Just as the 5 Love Languages have helped millions of couples improve their communication with each other, the 5 Languages of Appreciation in the Workplace is now drastically enhancing supervisors’ and colleagues’ ability to communicate authentic appreciation in the workplace.
We know that traditional employee recognition programs aren’t effective in helping employees truly feel valued – in fact, the most common responses to employee recognition by front-line workers and supervisors are cynicism and apathy. Why? Because most employees question the authenticity of recognition that is driven by organizational procedures, is infrequent, impersonal, and generic (everyone receiving the same certificate for “Employee of the Month”).
On the other hand, we have learned that when appreciation and encouragement are communicated personally, regularly, is specifically related to what the person has done, and is in the language of appreciation valued by the recipient, then the employees are impacted positively.
Further, as we have worked with companies and organizations across the globe, we have discovered that while the language of appreciation is important, the specific act of appreciation is equally critical. There are five languages of appreciation communicated in the workplace: Words of Affirmation, Quality Time, Acts of Service, Tangible Gifts, and yes, Physical Touch (think “spontaneous celebration” – fist bumps or high fives when a project is completed). But there are a number of actions which demonstrate within a specific language of appreciation; and some actions are more valued than others by some individuals.
Take, for example, words of affirmation. Some individuals are fine with being praised in front of a large group for a job well done. While others (in fact, we have found 30-40% of the population) absolutely do not want to be recognized in front of a large group of colleagues.
Generational Differences in the 5 Languages of Appreciation
Just as there are individual preference differences in how employees want appreciation communicated, so we are finding some diversity across the generations of workers, as well. (As is true for any group comparison, these trends seem to be generally true but there are clearly individual differences within the generations.) Let me cite a few examples.
Words of Affirmation. Back in the day, one of the highest forms of communicating thanks was through a handwritten note. And this remains to be true for many individuals, especially those who are older. However, we have found that younger employees may or may not add any value to the communication due to the fact that it is handwritten (mainly, it doesn’t matter either way to them.) But what is important is the speed with which they receive the feedback. They would like to know immediately after their presentation (or, at the latest, later today) that they did a good job. So text them, email them or call them, but get back to them quickly.
Quality Time. In a number of settings, getting individual time with your supervisor or manager can be infrequent, at best. As a result, many employees highly value the opportunity to get some focused time with their supervisor – to be able to share observations and suggestions, or to ask questions specifically of importance to the employee. And this can be true across generations. But we have observed that, for younger generational workers, they also highly desire and value time together with their colleagues as a group. They want to go out together for lunch, or get together after work. Often, the desire is more to be a part of a “team”, rather than facilitating a one-on-one relationship with their boss.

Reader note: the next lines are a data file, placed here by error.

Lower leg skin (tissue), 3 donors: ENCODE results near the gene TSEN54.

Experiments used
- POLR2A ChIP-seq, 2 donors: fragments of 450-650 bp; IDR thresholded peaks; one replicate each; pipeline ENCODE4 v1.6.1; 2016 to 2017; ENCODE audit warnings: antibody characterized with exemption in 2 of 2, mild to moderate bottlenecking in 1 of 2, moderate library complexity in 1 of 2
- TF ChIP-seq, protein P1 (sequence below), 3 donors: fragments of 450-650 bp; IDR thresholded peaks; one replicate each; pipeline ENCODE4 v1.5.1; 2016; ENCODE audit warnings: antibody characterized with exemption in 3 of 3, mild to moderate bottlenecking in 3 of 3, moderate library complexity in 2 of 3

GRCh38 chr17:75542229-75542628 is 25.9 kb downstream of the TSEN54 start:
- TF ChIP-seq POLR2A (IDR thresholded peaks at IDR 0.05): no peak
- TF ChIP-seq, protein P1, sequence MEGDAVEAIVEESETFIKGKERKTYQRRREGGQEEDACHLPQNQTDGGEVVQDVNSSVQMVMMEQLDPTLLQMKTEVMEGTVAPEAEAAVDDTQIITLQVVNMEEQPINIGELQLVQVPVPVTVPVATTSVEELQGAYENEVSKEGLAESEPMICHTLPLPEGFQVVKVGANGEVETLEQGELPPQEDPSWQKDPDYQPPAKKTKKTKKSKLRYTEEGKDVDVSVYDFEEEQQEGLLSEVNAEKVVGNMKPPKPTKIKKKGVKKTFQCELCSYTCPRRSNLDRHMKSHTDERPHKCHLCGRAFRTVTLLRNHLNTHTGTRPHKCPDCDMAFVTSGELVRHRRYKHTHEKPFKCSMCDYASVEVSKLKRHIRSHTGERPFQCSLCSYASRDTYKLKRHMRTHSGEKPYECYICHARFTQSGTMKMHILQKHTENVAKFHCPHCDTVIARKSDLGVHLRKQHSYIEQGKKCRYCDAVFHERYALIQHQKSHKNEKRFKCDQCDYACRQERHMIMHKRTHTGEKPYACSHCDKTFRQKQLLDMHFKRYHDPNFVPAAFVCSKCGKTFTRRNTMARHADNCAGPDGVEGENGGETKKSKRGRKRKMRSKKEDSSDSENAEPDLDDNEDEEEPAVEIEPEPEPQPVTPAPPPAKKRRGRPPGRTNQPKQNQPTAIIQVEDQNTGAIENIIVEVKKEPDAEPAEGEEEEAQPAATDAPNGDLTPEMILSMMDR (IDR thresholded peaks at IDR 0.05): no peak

Acts of Service. Acts of service are largely small acts that we can do to help make another person’s day or week go better. They can be as a small as refilling someone’s cup of coffee from the break room or asking if they need something from the supply room while you are going. Other times, an act of service can be helping a team member finish out a project that is due tomorrow. The difference that we have seen among younger generational workers is that they often want to work together with a colleague on a task, rather than the “divide and conquer” method of distributing different aspects of the task for each individual to complete. (This “team approach” obviously overlaps with quality time.)
Tangible Gifts. Tangible gifts aren’t raises or bonuses – they are small things that show you are getting to know your colleagues and what they like. Bringing in their favorite seasonal Starbucks drink or a magazine about their hobby or favorite sports team are good examples. But the absolute most common “tangible gift” requested by younger workers is either “comp time off” after working long hours on a project, or “flex time” – to be able to come in later and stay later, etc. (These are more like variations of a tangible benefit, than an actual “thing”, obviously.)
Physical Touch. Sorry. No known generational differences here. Physical touch is mediated largely by culture, regional differences, and to some degree, gender. Obviously, a congratulatory handshake is usually acceptable, but some people just “high five” naturally!
I’d love to hear back from you, with your observations and opinions about any generational differences you see – or if you think they don’t really exist.